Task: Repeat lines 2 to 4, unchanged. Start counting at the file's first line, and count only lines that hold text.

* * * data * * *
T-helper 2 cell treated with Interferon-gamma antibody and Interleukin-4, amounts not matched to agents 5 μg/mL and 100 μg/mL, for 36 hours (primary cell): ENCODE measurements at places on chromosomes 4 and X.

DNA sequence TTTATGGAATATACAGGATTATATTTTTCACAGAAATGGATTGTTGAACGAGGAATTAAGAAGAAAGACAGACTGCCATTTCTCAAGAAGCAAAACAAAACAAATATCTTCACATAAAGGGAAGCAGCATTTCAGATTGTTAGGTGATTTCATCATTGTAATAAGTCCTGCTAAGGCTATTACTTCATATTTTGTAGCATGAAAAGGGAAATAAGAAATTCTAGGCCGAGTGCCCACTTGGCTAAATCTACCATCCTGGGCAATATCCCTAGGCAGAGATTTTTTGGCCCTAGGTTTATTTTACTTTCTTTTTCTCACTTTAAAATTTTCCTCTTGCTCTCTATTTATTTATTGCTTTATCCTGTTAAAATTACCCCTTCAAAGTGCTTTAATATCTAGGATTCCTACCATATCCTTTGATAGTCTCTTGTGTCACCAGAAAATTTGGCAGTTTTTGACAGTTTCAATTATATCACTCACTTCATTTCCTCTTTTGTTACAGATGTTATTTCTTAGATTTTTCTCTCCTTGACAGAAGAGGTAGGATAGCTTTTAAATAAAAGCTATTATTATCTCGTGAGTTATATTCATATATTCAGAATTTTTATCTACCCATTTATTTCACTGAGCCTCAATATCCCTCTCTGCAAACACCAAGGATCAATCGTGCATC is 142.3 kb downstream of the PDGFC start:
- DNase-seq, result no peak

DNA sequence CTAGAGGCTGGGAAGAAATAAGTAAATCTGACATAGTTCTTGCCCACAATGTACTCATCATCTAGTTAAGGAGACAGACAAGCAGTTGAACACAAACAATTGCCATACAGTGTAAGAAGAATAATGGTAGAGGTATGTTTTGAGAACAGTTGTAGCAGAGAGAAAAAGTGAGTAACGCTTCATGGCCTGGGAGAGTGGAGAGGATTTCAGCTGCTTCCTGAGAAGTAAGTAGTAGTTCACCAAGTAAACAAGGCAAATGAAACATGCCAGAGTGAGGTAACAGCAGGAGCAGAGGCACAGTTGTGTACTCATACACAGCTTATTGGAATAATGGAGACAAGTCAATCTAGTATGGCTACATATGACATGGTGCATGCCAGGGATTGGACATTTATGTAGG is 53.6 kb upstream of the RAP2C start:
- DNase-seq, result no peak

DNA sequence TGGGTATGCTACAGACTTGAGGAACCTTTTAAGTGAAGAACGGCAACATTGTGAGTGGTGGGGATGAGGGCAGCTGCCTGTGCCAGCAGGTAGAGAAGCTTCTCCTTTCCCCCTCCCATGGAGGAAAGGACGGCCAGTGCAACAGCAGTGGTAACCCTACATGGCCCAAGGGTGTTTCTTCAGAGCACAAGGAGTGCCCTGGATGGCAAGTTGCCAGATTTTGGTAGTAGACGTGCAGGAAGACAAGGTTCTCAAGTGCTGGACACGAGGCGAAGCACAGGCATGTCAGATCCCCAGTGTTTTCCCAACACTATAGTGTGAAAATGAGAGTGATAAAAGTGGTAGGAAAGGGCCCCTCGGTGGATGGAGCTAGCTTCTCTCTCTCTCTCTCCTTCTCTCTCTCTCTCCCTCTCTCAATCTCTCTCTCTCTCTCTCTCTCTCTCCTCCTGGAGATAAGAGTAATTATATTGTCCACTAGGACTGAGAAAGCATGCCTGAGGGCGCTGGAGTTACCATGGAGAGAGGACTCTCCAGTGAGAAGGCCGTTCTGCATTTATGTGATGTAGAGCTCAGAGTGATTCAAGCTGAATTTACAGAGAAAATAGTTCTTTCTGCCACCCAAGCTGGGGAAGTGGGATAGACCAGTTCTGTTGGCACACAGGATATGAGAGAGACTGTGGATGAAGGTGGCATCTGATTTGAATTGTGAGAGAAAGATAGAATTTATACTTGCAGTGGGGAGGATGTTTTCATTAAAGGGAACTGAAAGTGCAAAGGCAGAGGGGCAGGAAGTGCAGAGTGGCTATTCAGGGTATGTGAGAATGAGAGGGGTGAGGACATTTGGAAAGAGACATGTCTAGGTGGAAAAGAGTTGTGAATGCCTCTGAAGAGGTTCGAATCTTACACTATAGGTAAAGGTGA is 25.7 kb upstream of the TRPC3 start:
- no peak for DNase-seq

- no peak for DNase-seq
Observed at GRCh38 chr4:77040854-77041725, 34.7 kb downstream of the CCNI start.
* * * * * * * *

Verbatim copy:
DNA sequence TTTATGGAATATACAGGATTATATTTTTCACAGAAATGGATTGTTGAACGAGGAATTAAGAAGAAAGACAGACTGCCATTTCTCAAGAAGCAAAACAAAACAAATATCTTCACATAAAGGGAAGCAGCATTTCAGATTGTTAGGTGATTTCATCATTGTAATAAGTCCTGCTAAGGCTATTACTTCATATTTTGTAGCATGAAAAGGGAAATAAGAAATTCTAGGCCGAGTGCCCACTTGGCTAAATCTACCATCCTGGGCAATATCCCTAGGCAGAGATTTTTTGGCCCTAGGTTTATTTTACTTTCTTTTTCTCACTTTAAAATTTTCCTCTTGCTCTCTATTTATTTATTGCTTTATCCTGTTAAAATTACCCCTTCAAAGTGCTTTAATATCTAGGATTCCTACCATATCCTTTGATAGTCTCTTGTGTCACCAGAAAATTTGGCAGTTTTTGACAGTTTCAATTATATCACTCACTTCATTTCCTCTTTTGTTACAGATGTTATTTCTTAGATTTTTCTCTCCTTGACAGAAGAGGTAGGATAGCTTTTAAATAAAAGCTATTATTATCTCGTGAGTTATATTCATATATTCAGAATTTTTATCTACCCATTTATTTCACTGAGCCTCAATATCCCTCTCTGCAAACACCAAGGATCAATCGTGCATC is 142.3 kb downstream of the PDGFC start:
- DNase-seq, result no peak

DNA sequence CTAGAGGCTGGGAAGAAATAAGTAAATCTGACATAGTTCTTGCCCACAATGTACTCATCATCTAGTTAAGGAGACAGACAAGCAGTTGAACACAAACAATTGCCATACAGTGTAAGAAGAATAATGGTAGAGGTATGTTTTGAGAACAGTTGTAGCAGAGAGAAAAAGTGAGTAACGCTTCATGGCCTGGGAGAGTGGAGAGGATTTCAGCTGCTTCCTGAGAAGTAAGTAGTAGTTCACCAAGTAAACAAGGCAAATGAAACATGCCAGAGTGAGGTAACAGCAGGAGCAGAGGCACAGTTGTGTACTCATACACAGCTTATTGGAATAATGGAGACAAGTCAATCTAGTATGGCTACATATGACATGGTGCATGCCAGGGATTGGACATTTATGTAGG is 53.6 kb upstream of the RAP2C start: